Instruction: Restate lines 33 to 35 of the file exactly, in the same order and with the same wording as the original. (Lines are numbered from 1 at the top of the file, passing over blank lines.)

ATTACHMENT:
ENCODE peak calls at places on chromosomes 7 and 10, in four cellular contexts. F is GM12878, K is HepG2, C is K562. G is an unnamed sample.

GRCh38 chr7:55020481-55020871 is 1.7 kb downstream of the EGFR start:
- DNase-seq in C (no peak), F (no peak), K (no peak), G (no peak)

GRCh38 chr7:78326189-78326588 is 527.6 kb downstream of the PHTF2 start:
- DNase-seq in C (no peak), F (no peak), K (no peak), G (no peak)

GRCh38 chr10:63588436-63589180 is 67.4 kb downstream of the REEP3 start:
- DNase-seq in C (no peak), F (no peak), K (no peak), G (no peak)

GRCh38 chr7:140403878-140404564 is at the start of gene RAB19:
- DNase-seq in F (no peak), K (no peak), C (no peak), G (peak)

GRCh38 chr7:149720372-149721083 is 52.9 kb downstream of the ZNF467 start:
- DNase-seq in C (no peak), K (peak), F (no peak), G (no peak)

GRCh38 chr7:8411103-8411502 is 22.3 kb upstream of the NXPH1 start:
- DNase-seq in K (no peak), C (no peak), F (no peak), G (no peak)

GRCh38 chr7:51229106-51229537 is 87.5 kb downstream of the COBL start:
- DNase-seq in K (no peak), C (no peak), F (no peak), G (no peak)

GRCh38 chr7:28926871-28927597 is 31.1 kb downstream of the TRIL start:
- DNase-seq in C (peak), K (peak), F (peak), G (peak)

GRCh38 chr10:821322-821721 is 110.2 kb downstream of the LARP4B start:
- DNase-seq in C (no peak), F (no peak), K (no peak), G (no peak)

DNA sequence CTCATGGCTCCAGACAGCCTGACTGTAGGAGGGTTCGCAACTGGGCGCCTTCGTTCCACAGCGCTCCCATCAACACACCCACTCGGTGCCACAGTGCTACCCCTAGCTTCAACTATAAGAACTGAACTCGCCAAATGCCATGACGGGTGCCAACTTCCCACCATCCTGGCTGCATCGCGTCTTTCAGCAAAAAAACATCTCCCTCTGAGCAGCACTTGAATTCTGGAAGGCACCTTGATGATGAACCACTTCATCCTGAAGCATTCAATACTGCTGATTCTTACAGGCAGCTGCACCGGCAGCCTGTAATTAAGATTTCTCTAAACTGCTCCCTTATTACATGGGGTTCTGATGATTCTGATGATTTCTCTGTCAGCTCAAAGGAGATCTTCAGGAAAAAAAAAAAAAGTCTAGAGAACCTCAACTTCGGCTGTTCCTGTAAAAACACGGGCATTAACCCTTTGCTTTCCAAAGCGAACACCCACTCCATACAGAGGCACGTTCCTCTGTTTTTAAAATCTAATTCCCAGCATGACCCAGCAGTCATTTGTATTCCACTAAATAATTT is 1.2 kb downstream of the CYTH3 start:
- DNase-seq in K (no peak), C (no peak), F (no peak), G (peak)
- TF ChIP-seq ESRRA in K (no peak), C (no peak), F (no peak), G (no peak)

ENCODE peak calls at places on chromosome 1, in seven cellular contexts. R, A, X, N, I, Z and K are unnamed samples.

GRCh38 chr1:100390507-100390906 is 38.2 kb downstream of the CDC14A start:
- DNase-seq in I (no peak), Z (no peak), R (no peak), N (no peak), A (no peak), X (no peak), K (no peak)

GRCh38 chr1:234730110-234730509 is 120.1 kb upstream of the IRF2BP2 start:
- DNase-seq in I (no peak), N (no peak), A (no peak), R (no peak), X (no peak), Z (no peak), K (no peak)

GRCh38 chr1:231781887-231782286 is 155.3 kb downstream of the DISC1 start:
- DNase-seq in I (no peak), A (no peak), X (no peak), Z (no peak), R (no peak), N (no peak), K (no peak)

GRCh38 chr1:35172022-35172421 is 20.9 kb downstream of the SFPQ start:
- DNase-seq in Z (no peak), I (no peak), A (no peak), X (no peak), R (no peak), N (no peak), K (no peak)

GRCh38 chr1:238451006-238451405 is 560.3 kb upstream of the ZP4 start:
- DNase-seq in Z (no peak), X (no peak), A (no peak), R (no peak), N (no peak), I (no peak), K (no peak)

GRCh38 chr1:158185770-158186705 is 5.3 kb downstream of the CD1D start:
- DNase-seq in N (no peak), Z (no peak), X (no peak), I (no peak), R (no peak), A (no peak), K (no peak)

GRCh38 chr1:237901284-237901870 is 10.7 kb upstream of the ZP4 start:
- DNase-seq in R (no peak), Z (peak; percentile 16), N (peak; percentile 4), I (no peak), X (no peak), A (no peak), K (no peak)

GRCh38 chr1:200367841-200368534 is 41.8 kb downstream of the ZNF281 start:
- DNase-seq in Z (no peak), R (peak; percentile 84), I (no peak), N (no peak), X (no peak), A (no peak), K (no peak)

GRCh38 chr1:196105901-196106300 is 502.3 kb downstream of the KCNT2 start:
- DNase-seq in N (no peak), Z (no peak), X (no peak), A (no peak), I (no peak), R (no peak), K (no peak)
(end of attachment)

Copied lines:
- DNase-seq in Z (no peak), X (no peak), A (no peak), R (no peak), N (no peak), I (no peak), K (no peak)

GRCh38 chr1:158185770-158186705 is 5.3 kb downstream of the CD1D start:
- DNase-seq in N (no peak), Z (no peak), X (no peak), I (no peak), R (no peak), A (no peak), K (no peak)